The conspiracy begins to unravel as Carrington is spooked by the Doctor’s continual questioning, and Reegan continues to eliminate weak links and loose ends: after last week’s unfortunate henchmen this time it’s the turn of the unlikely-accented Dr Taltalian, who falls victim to a bomb in a briefcase that looks like something Q-Division might have thought up, and of Sir James Quinlan, whose willingness to tell all to the Doctor makes him too dangerous to live.
Elsewhere, Liz is forced to work with a disgraced former colleague, and the Doctor volunteers to go into space to recover the real astronauts. There’s a lot of plot to get through, and the choppy scenes do not always made entirely obvious to the audience what’s going on: it’s not especially complicated, but this isn’t necessarily a story where you can afford to nip to the loo. Still, even if viewers weren’t paying attention to (or didn’t catch) the details, the tone is pretty clear. Doctor Who hasn’t really tried anything quite like this before, but it’s very ITC with aliens.
There’s a greater attempt to make the aliens seem otherworldly than anything since The Web Planet. The Silurians were us with scales. These aliens are something very different: their inability to communicate suggests a different way of thinking than human beings, like there’s no common frame of reference. They don’t speak, and they don’t necessarily appear malevolent. They spend most of the time locked in a cell, sick from lack of radiation. When they’re released, Michael Ferguson replays the trick he used with the Ice Warriors, shooting them looming above the camera out of the sun, reaching their hands out towards us – their touch, deadly. It’s an iconic image, and leads into another excellent cliffhanger.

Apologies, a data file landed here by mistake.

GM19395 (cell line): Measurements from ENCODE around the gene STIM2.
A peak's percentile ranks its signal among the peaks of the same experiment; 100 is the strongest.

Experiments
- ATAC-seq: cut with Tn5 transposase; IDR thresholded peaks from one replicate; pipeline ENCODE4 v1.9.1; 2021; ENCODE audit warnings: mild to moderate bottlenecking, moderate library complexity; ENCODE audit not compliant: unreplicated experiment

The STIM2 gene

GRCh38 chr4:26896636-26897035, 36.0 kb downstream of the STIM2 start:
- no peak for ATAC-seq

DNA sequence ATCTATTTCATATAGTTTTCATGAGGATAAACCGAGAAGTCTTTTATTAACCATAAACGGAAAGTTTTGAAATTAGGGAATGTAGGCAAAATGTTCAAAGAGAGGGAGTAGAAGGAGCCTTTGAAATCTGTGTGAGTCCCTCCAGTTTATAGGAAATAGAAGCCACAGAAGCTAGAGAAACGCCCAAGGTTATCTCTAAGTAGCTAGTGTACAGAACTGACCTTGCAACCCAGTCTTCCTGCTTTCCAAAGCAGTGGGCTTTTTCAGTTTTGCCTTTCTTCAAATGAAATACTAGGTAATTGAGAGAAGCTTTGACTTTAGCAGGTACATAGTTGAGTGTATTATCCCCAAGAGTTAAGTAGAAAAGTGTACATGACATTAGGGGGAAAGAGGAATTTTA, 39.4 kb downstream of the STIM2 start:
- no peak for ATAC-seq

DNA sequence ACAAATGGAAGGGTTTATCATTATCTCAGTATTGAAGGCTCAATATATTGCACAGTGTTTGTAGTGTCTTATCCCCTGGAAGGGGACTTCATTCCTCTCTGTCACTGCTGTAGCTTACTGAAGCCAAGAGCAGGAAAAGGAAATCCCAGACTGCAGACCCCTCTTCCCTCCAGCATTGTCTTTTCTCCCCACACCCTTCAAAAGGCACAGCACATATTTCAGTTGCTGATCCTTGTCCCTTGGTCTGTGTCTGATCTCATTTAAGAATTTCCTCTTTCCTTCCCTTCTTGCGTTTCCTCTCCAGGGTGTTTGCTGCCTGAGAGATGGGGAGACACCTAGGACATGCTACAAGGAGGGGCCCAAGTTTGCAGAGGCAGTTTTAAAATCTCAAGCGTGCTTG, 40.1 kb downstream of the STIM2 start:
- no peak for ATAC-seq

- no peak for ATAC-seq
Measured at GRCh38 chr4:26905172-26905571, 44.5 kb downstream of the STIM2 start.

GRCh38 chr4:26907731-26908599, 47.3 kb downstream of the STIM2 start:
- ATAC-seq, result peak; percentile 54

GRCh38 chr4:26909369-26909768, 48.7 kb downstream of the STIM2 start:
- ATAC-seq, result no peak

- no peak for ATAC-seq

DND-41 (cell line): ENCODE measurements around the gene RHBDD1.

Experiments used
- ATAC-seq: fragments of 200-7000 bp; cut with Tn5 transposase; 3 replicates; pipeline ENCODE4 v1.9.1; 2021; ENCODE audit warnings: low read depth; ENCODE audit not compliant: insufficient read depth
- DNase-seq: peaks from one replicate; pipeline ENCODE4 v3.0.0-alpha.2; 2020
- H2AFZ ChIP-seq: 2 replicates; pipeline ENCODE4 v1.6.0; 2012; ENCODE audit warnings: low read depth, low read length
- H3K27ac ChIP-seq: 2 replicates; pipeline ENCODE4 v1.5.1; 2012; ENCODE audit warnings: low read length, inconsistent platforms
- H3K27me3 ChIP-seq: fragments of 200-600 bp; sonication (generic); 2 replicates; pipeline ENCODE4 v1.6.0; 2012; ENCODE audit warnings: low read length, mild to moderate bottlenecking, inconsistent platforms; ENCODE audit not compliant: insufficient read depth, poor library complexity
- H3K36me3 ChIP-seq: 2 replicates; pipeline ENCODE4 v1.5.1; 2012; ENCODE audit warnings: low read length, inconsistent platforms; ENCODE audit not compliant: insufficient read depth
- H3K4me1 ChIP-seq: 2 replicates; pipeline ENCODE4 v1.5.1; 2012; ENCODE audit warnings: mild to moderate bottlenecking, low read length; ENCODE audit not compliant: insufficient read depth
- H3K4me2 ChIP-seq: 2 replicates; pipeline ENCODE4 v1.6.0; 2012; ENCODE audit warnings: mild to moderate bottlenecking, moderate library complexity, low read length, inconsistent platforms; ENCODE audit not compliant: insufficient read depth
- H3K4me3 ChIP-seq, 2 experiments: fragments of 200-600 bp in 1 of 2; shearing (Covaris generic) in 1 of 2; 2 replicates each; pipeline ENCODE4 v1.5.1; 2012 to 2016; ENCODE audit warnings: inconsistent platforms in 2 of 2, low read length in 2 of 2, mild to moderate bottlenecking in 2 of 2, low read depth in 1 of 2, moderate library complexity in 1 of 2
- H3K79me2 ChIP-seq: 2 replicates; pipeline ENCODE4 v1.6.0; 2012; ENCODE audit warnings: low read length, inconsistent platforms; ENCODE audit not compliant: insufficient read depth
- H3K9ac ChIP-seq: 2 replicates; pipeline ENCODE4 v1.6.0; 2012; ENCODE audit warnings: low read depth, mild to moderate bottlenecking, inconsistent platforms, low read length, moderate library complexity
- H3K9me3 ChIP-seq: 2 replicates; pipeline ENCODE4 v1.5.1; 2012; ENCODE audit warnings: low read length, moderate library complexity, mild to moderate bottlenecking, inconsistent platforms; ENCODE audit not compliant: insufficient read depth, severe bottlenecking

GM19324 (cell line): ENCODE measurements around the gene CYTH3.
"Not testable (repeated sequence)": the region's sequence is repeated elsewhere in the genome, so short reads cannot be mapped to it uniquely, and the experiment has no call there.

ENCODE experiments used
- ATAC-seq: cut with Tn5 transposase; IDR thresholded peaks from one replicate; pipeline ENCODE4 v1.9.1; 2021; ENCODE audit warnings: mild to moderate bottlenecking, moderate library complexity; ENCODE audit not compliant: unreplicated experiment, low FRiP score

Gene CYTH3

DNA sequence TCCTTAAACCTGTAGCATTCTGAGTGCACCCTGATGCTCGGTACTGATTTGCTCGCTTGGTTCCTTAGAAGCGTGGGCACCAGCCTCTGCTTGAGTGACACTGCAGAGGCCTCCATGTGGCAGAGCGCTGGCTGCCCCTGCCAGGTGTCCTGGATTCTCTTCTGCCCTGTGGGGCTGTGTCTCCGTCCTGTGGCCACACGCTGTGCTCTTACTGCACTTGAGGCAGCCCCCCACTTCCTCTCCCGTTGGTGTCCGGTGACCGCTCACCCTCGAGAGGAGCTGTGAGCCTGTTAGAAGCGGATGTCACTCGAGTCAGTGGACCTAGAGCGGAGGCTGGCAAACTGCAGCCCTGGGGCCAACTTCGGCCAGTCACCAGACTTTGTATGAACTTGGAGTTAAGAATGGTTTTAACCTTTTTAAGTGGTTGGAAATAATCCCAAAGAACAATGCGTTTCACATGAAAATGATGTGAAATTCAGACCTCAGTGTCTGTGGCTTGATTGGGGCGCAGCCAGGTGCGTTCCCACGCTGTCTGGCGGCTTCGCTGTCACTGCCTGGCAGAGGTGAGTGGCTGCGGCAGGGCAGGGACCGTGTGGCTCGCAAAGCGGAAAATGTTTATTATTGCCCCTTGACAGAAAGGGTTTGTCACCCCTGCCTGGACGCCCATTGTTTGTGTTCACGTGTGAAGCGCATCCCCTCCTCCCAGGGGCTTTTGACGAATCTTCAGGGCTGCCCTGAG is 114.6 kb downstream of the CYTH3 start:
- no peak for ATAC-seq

Next episode: The Ambassadors of Death – Episode 5